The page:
• Delays to any order require the ship date to be moved out. This task is handled by the customer service or sales team based on the updated information regarding the order. Customer service and sales are accountable for the customer relationship.
  • Capacity is the average of how many. How many units usually are printed, or how many orders typically are produced? Velocity is how fast. Use your average capacity and velocity to build out the standards in your scheduling processes for when jobs can be completed. Use the current averages and place orders on the schedule to the correct equipment and day slot immediately after entering the order into the system.
  • Slow down. Double-check your work in every department. Measure twice; cut once. Ensure everything is correct before passing the order downstream to the next department.
  • Training is the key. Leadership and management should keep staff accountable with clear expectations on what the right answer is about anything in the process. Any employee in any department should know what he is doing next at any given time of the day without being told.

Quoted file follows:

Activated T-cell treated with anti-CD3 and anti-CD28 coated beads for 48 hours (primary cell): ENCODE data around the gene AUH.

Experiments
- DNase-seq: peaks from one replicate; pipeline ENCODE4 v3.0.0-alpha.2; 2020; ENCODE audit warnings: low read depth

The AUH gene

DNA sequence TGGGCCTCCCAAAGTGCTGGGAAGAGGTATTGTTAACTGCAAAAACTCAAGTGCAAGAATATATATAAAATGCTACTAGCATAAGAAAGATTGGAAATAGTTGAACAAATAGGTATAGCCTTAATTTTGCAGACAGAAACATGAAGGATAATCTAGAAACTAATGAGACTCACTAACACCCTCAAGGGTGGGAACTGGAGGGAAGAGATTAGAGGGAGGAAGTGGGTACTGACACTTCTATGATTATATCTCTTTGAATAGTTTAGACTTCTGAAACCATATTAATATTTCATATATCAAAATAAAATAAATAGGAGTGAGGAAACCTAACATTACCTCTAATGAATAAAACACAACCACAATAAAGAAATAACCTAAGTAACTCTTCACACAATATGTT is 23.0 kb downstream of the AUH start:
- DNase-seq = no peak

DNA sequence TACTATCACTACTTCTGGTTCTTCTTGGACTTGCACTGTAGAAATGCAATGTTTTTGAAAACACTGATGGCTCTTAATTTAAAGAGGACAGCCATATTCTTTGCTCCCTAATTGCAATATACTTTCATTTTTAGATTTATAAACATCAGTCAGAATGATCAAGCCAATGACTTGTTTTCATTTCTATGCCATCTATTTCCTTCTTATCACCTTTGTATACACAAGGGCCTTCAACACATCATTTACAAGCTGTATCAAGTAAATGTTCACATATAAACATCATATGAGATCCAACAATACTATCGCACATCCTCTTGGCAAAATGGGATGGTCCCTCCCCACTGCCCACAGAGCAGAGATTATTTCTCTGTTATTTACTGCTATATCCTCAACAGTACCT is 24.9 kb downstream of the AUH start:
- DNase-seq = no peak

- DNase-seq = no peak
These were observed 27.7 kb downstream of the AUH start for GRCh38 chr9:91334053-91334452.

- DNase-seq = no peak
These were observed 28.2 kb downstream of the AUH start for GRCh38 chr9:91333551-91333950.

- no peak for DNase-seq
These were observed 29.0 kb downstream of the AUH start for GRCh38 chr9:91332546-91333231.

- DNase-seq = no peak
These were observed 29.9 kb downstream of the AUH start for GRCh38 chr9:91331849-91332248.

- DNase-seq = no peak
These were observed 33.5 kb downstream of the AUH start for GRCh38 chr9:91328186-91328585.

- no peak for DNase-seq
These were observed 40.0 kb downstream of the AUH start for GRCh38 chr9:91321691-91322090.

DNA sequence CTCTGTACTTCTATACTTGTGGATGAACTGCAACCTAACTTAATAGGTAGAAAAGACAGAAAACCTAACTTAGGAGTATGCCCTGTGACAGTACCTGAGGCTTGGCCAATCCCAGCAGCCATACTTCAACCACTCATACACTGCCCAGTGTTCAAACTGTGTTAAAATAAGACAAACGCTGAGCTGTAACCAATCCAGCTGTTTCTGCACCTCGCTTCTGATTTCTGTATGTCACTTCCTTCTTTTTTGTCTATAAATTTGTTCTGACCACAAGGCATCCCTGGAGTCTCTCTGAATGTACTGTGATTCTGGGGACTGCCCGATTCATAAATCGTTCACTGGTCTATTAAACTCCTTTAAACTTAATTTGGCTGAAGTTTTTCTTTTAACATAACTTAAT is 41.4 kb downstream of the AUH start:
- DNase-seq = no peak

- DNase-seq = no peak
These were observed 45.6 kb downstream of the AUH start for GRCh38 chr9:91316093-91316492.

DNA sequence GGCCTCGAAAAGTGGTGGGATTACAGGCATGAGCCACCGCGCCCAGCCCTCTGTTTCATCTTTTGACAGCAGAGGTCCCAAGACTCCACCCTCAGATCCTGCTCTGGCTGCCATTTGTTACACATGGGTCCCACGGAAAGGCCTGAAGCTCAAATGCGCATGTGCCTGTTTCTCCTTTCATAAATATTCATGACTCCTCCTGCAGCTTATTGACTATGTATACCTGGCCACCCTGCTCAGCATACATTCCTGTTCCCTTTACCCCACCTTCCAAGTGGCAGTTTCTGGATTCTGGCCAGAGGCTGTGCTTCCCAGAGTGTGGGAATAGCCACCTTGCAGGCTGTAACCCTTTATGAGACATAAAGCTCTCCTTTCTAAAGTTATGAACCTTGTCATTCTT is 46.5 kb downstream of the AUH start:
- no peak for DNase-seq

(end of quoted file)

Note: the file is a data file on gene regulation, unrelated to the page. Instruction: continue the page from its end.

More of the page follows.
As bands evolve their sound and style to stay relevant, screen-printing businesses must adapt and innovate to thrive. For production scheduling, if you are not early, you are running late. That’s how you thrill your fans.



Let’s Talk About It

Creating a More Diverse and Inclusive Screen Printing Industry

LET’S TALK About It: Part 3 discusses how four screen printers have employed people with disabilities, why you should consider doing the same, the resources that are available, and more. Watch the live webinar, held August 16, moderated by Adrienne Palmer, editor-in-chief, Screen Printing magazine, with panelists Ali Banholzer, Amber Massey, Ryan Moor, and Jed Seifert. The multi-part series is hosted exclusively by ROQ.US and U.N.I.T.E Together. Let’s Talk About It: Part 1 focused on Black, female screen printers and can be watched here; Part 2 focused on the LGBTQ+ community and can be watched here.